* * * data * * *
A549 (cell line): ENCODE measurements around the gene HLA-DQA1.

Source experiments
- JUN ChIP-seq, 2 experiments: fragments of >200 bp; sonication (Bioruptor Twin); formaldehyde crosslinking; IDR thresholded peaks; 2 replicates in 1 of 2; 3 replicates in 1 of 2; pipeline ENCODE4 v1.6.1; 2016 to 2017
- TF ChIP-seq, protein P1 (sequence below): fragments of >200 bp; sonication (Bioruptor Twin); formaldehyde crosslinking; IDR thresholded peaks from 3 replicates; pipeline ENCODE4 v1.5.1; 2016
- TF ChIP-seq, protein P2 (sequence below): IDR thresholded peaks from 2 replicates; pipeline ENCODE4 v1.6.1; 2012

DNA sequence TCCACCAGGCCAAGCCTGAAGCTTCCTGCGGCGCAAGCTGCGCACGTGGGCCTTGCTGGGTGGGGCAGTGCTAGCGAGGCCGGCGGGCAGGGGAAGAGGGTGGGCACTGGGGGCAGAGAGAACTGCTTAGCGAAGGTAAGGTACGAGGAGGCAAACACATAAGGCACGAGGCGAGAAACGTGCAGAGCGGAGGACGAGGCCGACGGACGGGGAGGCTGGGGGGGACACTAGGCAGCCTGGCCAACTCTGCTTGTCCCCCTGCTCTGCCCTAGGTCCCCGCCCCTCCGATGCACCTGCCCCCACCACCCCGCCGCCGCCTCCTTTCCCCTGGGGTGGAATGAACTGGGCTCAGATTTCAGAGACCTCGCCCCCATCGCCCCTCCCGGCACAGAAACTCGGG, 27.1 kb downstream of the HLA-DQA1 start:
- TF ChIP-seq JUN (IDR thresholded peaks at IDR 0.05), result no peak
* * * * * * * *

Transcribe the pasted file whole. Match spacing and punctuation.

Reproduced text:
A549 (cell line): ENCODE measurements around the gene HLA-DQA1.

Source experiments
- JUN ChIP-seq, 2 experiments: fragments of >200 bp; sonication (Bioruptor Twin); formaldehyde crosslinking; IDR thresholded peaks; 2 replicates in 1 of 2; 3 replicates in 1 of 2; pipeline ENCODE4 v1.6.1; 2016 to 2017
- TF ChIP-seq, protein P1 (sequence below): fragments of >200 bp; sonication (Bioruptor Twin); formaldehyde crosslinking; IDR thresholded peaks from 3 replicates; pipeline ENCODE4 v1.5.1; 2016
- TF ChIP-seq, protein P2 (sequence below): IDR thresholded peaks from 2 replicates; pipeline ENCODE4 v1.6.1; 2012

DNA sequence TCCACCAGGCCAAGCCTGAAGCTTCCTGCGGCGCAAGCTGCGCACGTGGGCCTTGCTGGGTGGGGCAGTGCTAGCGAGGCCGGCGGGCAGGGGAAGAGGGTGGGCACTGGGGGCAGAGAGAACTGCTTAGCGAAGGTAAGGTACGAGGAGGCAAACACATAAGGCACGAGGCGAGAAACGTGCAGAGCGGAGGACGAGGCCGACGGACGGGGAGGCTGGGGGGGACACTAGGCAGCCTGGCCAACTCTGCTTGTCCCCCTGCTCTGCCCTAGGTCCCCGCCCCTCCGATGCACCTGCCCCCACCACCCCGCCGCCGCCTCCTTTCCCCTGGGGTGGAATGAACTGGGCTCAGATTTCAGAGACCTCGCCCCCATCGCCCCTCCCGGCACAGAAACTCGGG, 27.1 kb downstream of the HLA-DQA1 start:
- TF ChIP-seq JUN (IDR thresholded peaks at IDR 0.05), result no peak